The Materials Research Initiative has initially selected three Research Themes as current areas of focus:
- Materials into Medicine
- Materials for Energy
- Controlled Assembly of Materials
We hope this website will become a landing platform for researchers in the materials field. At this early stage, we are pleased to offer some useful resources:
- List of relevant equipment at the University
- Materials Research Forum
- Useful external Resources for your Material Research
Research Showcase - Affiliated Researchers
Seed funding awardees 2016
Evaluating Alternative Manufacture Techniques for Ceramics
Lead investigator: Prof. George Franks
The green and fired properties of zirconia compacts prepared by aqueous and non-aqueous slip casting, freeze casting and gelcasting were measured. Freeze casting has the potential to produce complex shaped objects however, the properties of freeze cast bodies were found to be inferior to those processed by slip casting and gelcasting. Cracking and warping were found in the freeze cast samples. On the other hand, crack-free objects with good green and fired properties can be prepared by employing slip casting (both in aqueous and non-aqueous media). Finally, gelcasting resulted in crack-free compacts with good green and fired properties.
Blood Coagulation Rate Constants in Flow: A CFD Optimisation Study
Head investigator: Dr. Dalton Harvie
Coagulation model predictions are critically dependent upon individual coagulation reaction rate constants. These constants can be exceedingly fast, and attempting to measure their values in isolation may be inaccurate, or introduce experimental artefacts that cause the measurement to be unrepresentative of the in situ value. In this study we will use a computational fluid dynamics (CFD) model as a tool to unravel information about these constants, using as a data source a variety of (complex) published coagulation measurements. Use of the CFD model allows us to extract individual rate constants out of experimental data that is necessarily representative of whole system performance. Concurrently, we will be validating a biochemical coagulation model that accounts for spatial aspects (flow and diffusion). Our objective is to produce a high quality/impact publication from this work that demonstrates the potential of the academic/industry partnership, hence increasing the competitiveness of an ARC Linkage proposal. And it worked in 2016 Dalton obtained an ARC Linkage grant on the topic with CSL.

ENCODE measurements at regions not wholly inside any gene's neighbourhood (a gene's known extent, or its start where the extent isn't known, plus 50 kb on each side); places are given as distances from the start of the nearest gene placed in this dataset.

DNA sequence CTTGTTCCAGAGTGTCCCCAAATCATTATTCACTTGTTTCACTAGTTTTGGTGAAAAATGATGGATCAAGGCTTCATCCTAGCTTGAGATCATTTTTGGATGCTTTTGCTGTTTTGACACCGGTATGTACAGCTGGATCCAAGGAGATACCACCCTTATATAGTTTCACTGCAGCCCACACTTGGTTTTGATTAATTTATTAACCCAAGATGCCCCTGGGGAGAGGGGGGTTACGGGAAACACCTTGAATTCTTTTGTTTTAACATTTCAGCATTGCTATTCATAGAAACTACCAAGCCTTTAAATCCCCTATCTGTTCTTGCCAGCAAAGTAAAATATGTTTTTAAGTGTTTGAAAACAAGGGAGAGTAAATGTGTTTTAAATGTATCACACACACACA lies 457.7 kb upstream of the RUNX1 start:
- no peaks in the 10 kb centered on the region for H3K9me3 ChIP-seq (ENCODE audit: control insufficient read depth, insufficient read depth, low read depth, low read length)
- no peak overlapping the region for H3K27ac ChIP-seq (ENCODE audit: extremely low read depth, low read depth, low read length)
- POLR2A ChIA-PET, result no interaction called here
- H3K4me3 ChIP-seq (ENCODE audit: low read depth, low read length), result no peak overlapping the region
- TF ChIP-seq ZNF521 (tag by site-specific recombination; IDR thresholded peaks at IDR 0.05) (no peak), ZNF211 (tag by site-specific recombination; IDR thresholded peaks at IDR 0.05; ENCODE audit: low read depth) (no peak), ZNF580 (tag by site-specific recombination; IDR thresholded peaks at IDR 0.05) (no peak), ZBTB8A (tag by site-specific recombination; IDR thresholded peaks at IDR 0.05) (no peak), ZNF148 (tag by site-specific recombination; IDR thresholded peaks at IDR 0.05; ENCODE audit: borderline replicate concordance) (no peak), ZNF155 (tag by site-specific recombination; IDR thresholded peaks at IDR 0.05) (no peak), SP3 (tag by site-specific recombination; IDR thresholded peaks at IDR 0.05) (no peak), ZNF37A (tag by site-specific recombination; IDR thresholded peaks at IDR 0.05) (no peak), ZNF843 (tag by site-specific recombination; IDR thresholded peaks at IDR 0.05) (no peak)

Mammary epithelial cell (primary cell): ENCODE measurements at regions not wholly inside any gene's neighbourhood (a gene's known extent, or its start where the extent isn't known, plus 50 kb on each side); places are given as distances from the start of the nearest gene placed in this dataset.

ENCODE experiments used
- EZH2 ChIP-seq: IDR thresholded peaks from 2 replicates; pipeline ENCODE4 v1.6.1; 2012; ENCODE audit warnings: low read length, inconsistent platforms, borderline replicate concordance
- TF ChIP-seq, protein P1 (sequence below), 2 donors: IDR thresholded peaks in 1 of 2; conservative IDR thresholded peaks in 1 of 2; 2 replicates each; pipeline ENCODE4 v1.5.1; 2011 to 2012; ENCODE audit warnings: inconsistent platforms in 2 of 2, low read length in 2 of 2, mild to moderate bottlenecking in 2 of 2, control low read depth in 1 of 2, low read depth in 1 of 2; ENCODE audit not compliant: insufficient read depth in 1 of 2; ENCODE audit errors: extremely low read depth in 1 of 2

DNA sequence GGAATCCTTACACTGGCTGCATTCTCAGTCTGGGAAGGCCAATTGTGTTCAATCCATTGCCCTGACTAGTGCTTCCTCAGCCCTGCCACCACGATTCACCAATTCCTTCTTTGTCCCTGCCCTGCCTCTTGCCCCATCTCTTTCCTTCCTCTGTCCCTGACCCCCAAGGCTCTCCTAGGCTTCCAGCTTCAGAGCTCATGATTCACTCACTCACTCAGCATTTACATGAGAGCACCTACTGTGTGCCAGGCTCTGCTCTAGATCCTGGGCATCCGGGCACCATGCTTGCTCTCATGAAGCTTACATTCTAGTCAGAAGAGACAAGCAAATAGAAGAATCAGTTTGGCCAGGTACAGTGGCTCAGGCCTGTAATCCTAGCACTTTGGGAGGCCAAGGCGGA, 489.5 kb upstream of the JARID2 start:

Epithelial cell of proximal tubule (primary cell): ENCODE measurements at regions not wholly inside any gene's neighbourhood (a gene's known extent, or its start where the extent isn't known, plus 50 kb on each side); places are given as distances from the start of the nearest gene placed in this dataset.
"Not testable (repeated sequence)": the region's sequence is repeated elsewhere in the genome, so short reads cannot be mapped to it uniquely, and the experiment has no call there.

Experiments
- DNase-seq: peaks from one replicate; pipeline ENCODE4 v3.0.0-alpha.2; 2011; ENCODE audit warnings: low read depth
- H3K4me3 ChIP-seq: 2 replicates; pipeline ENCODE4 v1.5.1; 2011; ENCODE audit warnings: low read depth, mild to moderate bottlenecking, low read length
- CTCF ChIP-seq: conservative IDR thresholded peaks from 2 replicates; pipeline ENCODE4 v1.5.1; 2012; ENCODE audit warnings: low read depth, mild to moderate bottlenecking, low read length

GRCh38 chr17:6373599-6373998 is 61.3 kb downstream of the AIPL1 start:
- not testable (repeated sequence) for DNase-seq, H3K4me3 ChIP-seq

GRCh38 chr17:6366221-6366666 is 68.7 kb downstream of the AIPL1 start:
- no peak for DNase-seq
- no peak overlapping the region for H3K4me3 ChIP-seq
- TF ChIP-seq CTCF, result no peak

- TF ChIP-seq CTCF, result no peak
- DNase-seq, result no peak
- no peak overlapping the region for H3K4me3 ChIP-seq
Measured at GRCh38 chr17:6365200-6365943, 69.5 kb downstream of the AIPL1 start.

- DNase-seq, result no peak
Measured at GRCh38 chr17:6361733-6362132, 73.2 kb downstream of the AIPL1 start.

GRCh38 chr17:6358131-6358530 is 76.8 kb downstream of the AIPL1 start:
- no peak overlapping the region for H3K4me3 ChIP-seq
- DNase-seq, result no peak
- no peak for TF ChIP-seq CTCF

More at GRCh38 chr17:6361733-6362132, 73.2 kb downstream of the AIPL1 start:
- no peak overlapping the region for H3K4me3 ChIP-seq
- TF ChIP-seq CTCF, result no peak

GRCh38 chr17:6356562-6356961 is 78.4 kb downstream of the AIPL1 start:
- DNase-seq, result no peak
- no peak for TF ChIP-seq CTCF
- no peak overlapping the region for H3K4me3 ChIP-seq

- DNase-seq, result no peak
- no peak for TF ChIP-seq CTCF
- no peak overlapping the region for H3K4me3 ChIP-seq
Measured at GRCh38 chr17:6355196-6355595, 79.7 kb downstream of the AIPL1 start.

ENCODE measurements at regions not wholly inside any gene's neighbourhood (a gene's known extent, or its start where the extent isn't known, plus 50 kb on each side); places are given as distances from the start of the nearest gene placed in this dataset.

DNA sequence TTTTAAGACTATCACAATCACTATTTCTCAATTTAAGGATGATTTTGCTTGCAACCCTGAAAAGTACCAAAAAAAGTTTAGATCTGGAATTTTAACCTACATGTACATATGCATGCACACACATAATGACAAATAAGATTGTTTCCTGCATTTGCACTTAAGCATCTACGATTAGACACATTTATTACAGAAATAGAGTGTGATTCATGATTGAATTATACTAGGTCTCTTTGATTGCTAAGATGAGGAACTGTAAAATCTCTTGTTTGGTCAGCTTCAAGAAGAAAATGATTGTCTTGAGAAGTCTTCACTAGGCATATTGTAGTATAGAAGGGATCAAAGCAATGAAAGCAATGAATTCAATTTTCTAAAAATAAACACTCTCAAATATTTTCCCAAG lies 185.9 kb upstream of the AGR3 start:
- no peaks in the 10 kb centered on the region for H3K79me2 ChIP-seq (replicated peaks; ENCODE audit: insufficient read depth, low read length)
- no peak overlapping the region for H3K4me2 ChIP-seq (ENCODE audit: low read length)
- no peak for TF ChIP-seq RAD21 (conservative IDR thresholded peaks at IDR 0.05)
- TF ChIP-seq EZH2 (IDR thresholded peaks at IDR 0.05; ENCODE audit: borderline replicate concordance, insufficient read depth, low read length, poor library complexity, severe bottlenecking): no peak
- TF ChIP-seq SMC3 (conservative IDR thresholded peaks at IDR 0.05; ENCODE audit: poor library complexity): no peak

Characterisation of Meltless Titanium Powder for Additive Manufacturing
Head investigator: Prof. Kenong Xia
Meltless Ti alloy powders are produced by chemical processing directly from the mineral form without the energy intensive melting. However, such powders tend to have composition variations from particle to particle. Efficient characterisation of the particles is essential in the development of industry processes. This project aims at fast and sophisticated chemical and phase mapping of individual particles by using an enhanced analysis tool. In addition, the project has significant capacity for generation of high quality and high impact research on producing Ti powders suitable for 3D printing.